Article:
UK outlook cut to 'negative' by Moody's over political turmoil

Rating agency also notes risk of sustained weakening in policy credibility

Prime Minister Liz Truss resigned on Thursday sparking a new leadership race. Getty Images
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The outlook for the UK’s credit score was revised to negative by Moody’s Investors Service following weeks of turmoil in the British government, during which the new prime minister resigned after only 45 days.

The rating agency said the change was driven by “heightened unpredictability in policymaking” amid weaker growth prospects, high inflation and “risks to debt affordability from likely higher borrowing”.

The company affirmed the country’s rating at Aa3, a statement said.

The rating action comes several weeks after the firm said that the UK government’s mini-budget, which was later scrapped, risked doing lasting damage to the nation’s debt affordability.

It also noted a risk of a sustained weakening in policy credibility.

Liz Truss resigned on Thursday to become the shortest-serving prime minister in history.

Her mini-budget was a package of unfunded tax cuts and spending promises that caused markets to panic.

During her short premiership, gilt yields posted some of their biggest moves on record and the pound sunk to a record low.

Both Fitch Ratings and S&P Global Ratings lowered the country’s outlook to negative after Ms Truss’s tax cut plans amid rising fiscal risks. S&P rates the nation AA, the third-highest level, while Fitch Ratings scores it one level lower at AA-.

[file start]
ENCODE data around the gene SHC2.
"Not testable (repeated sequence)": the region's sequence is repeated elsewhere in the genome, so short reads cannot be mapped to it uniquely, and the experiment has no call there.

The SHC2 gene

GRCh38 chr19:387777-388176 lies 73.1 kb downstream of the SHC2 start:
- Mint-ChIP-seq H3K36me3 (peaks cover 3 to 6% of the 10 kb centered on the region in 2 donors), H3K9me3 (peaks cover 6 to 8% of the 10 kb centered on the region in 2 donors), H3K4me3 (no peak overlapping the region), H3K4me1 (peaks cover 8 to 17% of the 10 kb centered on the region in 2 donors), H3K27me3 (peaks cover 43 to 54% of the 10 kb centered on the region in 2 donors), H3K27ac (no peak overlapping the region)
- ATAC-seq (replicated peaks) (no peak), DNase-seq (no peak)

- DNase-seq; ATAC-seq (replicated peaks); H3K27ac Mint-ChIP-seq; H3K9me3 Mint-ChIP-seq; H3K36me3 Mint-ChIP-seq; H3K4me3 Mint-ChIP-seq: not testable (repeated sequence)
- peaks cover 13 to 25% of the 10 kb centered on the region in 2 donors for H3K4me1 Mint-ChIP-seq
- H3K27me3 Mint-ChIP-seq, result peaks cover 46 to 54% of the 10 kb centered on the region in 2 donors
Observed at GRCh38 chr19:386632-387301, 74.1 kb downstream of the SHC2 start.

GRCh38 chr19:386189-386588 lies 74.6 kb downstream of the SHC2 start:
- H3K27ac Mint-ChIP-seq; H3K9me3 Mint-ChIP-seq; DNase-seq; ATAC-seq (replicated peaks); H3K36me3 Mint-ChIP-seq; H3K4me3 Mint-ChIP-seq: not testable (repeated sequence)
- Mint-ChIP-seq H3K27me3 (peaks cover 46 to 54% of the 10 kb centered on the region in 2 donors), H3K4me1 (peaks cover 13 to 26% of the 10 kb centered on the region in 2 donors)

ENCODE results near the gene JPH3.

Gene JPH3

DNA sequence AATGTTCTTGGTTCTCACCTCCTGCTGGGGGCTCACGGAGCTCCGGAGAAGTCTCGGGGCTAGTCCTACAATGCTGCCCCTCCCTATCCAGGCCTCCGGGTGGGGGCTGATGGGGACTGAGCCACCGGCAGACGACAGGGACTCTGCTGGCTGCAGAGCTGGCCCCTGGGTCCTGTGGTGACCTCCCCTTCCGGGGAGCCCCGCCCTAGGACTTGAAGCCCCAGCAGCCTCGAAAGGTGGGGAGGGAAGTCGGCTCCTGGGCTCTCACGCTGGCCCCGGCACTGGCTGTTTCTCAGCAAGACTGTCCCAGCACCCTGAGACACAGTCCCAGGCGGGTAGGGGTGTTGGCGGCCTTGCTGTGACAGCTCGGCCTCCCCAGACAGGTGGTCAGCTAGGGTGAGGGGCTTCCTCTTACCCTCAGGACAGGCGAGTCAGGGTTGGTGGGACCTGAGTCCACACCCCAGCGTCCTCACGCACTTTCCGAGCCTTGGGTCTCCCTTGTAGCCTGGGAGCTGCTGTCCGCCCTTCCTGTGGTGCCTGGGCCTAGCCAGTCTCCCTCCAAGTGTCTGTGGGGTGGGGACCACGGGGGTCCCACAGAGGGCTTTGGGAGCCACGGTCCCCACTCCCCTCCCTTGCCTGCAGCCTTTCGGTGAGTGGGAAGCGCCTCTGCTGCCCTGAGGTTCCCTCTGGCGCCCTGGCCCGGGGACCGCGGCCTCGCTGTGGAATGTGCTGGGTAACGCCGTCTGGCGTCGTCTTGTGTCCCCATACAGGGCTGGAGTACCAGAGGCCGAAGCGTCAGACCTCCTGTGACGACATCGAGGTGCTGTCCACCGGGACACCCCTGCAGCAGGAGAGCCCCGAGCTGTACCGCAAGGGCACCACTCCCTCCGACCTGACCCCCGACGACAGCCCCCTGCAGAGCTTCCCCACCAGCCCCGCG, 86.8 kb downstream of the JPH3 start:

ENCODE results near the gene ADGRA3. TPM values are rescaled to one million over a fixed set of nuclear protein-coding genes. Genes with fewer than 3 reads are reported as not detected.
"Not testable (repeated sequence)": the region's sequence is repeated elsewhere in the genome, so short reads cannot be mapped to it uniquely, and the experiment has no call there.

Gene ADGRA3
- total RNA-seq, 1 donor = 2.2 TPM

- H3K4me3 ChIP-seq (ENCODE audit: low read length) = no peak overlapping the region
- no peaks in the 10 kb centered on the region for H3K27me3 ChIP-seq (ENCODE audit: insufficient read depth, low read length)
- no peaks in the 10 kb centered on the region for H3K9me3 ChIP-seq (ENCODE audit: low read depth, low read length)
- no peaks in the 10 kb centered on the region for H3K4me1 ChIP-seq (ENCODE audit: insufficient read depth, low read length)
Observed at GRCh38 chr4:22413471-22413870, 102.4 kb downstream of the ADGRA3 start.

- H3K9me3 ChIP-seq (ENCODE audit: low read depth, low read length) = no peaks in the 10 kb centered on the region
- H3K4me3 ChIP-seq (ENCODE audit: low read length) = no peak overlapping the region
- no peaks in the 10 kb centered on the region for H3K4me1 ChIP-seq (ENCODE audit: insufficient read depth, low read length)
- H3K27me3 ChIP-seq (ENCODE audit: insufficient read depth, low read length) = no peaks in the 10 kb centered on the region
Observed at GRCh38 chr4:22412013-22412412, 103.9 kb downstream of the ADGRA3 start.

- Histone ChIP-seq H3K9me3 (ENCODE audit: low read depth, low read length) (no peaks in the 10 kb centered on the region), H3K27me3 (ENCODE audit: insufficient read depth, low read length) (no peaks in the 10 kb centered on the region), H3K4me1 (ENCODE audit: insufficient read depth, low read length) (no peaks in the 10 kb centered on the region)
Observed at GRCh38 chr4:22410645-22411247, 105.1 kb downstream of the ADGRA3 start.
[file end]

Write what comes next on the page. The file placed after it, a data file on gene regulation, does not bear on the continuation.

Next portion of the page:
The pound fell 0.8 per cent on Friday to a weekly low of $1.115, reversing the brief rally after Ms Truss announced her departure. It dropped 0.5 per cent against the euro to €1.142.

The slide came as Conservative MPs began manoeuvring for the frantic week-long leadership contest to succeed Ms Truss.

Rishi Sunak, Boris Johnson and Penny Mordaunt are in the frame to succeed Ms Truss but none of them are yet considered the clear favourite.

Market moves have been particularly closely watched in Westminster since the botched mini-budget on September 23 drove Britain into economic turmoil.

The package of more than £40 billion ($44.5bn) in tax cuts led to a crash in sterling's value, a jump in mortgage costs and an emergency intervention by the Bank of England to protect pension funds.

Ms Truss's authority never recovered from the mayhem.

The contest to succeed her is being compressed into a week so that the new leader will be in place before October 31, when the chancellor is expected to set out a new fiscal plan.

Updated: October 22, 2022, 5:33 AM